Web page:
Transitioning from Scrivener to Ulysses

Hi! In a different discussion KillerWhale and me both talked about moving from Scrivener to Ulysses and decided to open a new thread for finding good practices on how to get certain functionalities of the first to work in the latter. Maybe there are more users here that make or made that transition or can help with their experience on Ulysses.

I identified the following Scrivener features as important for me, some can be easily recreated in Ulysses:

  • Status: to track if a document is in first draft/finished etc. – can be replaced by tags
  • Label: used mainly to track in which point of view a scene is written – can also be replaced by tags, but I will miss the possibility to color the whole object in the binder with the label color, so you can see at one glance which POVs are used in how many scenes
  • Synopsis: for a summary or outline of the scene – can be replaced by Ulysses notes.
  • Notes: for additional comments concerning that scene – can be replaced by a different note (having multiple note for one document is an advantage of Ulysses)
  • Snapshots: That´s my biggest concern. Snapshots are really a great feature in Scrivener. You have versions in Ulysses and can rewind to an older version. But with Snapshots you could easily access all previous versions (if you made a snapshot) and just copy and paste some text from there or just re-read how you wrote it, without having to replace the current document. What I thought of was creating a shortcut (and keyboard maestro macro on the Mac) that just duplicates the Ulysses sheet to a dedicated “snapshots” folder. But I didn’t find a way to duplicate a sheet. Maybe you have to copy the content and paste it into a new document, that should automatically be created in that snapshots folder. But should that be a global folder or a new one for each project? In Scrivener it’s linked to the document directly, but out of sight if you don’t need it. Having a global folder in Ulysses would make it cluttered. But setting up a new one for each project could’t be automated or could it?

Besides that, I want to use Aeon Timeline more extensively now, especially because it can give you more of that visual representation that I will miss from Scrivener. It’s supposed to sync with Ulysses, but I didn’t have the time to try that yet.

3 Likes

FYI thriller writer Matt Gemmell exclusively uses Ulysses on his iPad to write. He detailed how he uses the app in the blog posts below, and he also created some downloadable theme styles you can find in the Theme Gallery if you search his name.

3 Likes

Thanks Robert for doing so :slight_smile:

Complementary thoughts, on my end, were focussed on the nitty-gritty.

  • Notes: indeed, several distinct notes attached to a single document is a big plus on Ulysses’ side. It should be noted that these fields “kind of” support Markdown – there’s no real preview as in the main editor, but still some kind of syntax highlighting.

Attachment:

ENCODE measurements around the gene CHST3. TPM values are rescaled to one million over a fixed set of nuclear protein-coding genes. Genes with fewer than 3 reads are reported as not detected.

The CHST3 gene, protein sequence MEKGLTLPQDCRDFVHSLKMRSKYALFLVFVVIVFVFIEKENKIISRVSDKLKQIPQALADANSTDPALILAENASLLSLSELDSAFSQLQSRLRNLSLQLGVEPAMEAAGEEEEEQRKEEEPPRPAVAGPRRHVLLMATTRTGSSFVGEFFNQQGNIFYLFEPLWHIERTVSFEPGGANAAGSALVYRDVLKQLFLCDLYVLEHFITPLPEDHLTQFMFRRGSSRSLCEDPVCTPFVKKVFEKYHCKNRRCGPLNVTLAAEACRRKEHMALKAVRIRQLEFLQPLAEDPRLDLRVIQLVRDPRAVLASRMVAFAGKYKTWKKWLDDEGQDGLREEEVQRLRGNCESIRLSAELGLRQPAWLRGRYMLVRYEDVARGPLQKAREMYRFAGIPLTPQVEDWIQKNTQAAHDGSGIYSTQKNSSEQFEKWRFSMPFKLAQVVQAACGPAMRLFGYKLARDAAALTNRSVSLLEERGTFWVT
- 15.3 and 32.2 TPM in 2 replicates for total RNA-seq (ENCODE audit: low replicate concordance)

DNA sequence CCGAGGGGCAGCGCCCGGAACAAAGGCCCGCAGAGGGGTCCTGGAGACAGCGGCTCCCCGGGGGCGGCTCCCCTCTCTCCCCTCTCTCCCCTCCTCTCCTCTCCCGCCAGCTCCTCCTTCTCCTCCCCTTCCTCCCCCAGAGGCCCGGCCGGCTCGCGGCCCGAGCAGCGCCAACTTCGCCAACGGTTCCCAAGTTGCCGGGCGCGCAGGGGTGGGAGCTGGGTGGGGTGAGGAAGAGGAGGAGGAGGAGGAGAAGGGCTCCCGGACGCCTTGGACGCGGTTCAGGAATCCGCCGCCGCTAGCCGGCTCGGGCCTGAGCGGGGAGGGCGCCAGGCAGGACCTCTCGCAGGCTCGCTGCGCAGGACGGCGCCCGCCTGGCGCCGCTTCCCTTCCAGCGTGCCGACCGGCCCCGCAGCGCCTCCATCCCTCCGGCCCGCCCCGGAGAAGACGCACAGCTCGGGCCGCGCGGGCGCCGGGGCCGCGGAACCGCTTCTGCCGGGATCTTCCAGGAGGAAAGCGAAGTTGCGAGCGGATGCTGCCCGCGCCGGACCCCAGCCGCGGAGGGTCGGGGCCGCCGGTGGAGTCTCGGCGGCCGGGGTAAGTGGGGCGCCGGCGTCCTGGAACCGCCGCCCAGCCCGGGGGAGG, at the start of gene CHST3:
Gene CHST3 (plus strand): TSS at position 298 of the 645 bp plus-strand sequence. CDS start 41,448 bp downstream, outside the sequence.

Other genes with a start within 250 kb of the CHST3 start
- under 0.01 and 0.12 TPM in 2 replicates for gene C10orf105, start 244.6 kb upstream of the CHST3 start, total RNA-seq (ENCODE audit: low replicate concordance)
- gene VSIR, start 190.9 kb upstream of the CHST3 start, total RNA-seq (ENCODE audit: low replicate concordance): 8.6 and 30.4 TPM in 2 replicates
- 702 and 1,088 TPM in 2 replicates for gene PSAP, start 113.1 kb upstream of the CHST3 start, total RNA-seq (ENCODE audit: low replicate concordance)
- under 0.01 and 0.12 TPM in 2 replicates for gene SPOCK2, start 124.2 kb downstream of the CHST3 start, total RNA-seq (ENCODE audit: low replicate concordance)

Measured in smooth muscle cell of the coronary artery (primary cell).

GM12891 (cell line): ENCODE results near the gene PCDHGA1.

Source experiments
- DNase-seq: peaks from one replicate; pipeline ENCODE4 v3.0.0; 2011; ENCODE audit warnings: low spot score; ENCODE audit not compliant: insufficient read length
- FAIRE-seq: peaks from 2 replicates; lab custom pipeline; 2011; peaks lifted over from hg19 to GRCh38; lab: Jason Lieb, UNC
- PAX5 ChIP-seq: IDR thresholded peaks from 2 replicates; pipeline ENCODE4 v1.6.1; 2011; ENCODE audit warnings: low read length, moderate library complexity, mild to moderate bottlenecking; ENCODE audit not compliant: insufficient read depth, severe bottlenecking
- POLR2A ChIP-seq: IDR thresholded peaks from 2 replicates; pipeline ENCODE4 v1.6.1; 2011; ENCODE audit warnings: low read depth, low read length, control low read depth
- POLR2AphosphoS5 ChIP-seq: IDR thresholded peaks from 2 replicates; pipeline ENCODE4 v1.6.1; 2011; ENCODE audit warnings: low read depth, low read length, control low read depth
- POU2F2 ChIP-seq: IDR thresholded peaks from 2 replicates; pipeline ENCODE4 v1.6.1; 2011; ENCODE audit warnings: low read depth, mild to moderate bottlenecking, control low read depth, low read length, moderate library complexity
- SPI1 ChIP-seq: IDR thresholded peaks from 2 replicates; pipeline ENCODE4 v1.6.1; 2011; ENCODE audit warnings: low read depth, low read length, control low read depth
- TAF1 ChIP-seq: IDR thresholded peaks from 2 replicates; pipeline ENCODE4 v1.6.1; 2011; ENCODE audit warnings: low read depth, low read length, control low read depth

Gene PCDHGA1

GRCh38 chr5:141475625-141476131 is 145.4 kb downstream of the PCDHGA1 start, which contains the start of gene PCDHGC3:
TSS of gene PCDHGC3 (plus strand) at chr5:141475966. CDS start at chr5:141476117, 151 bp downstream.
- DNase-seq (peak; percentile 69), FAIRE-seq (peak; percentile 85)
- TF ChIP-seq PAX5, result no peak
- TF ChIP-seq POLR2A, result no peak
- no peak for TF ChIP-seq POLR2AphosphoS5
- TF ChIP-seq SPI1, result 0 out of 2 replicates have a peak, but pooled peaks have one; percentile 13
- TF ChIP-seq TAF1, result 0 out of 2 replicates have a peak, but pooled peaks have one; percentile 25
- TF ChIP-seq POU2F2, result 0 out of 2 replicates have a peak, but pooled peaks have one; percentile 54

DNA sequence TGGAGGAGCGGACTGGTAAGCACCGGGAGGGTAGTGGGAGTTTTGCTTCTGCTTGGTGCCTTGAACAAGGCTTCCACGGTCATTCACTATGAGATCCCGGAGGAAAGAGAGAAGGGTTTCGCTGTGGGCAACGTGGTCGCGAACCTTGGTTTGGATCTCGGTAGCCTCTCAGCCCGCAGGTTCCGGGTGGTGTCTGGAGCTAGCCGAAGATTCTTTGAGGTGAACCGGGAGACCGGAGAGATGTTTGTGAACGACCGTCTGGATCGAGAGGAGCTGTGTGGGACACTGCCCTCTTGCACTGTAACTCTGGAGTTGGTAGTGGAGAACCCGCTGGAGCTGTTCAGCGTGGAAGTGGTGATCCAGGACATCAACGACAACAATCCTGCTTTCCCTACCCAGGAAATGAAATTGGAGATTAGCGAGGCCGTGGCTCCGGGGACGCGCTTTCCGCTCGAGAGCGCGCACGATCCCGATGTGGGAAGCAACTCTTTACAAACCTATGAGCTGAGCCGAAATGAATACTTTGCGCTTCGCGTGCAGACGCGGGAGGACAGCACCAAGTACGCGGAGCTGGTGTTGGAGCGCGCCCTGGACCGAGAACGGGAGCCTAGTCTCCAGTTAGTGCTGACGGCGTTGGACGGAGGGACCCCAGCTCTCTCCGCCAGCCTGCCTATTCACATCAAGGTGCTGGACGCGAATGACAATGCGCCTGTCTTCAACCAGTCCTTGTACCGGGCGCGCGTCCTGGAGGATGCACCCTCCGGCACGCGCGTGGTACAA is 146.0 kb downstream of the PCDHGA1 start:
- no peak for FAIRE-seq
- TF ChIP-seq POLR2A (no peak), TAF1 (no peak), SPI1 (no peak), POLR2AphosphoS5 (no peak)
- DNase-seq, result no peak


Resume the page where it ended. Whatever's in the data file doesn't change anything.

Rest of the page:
• Goals: Ulysses does support goals and deadlines like Scrivener does, however you cannot have deadlines and daily writing quotas on filters, only on groups.
  • That means that you cannot replicate easily an interesting feature of Scrivener where you can check a box to include a document in compile or not (for instance if you have a big notes document in the middle of a manuscript – the notes will have to live elsewhere). Your goal will include whatever is included in the group (including notes documents if you have some).
  • One of the major features of Scrivener for me is the ability to have a “bird’s eye view” of your manuscript with the document titles and outlines. That can be replicated using the comment tags for Markdown: ++ for the document title, for instance, %% for the outline.
  • Indeed, no snapshot feature, but Scrivener on iOS doesn’t have it either. You can, however, freeze a given backup of your Ulysses database and keep it, although it will be tied to that device and not sync to others, making the search for an anterior version of a document a bit clunky.
2 Likes

Great, thanks!
How do you proceed, once you formatted headers and outlines like you said? Can you reduce the view to see only those formatted aspects?

Any ideas on how to automate copies of sheets in order to emulate the snapshots?

I just read this in the article Bowline linked above:

Blockquote I create a filter group for each project which just lists scenes with annotations, which provides me with a ready-made (and always up to date) list of scenes that need attention.

That is very handy!

1 Like

Also, in 2017 (before those two blog posts I linked to above) Gemmell wrote on his blog about how he structures his writing in Ulysses.

2 Likes

Honestly, even if I’m still an architect kind of writer, I don’t outline scene by scene very far in advance (although I keep telling myself I should :sweat_smile:). This outline kind of structure sort of grows organically through the writing, so it allows me to see where I come from, to get a sense or where the story wants to go.

Haven’t thought much on automating the “snapshot” feature. I’m guessing two things:

  • Simply copy and paste in a separate note in the same document (probably easier and straightforward – allows you to date and keep whatever you want whenever you want to, probably the way I’ll go)
  • Fix something up with Shortcuts on iOS (but platform-limited)

As a side note, the more I work with Ulysses, the more I like it, especially the sync indicators ala Evernote, which always tell you what uploads and what downloads. Scrivener, despite its power, increasingly feels like something from a previous era.

1 Like

Another advantage of Scrivener is that you can have project specific settings. In Ulysses all keywords etc. will be available to every document which I guess will make things cluttered after a while.

1 Like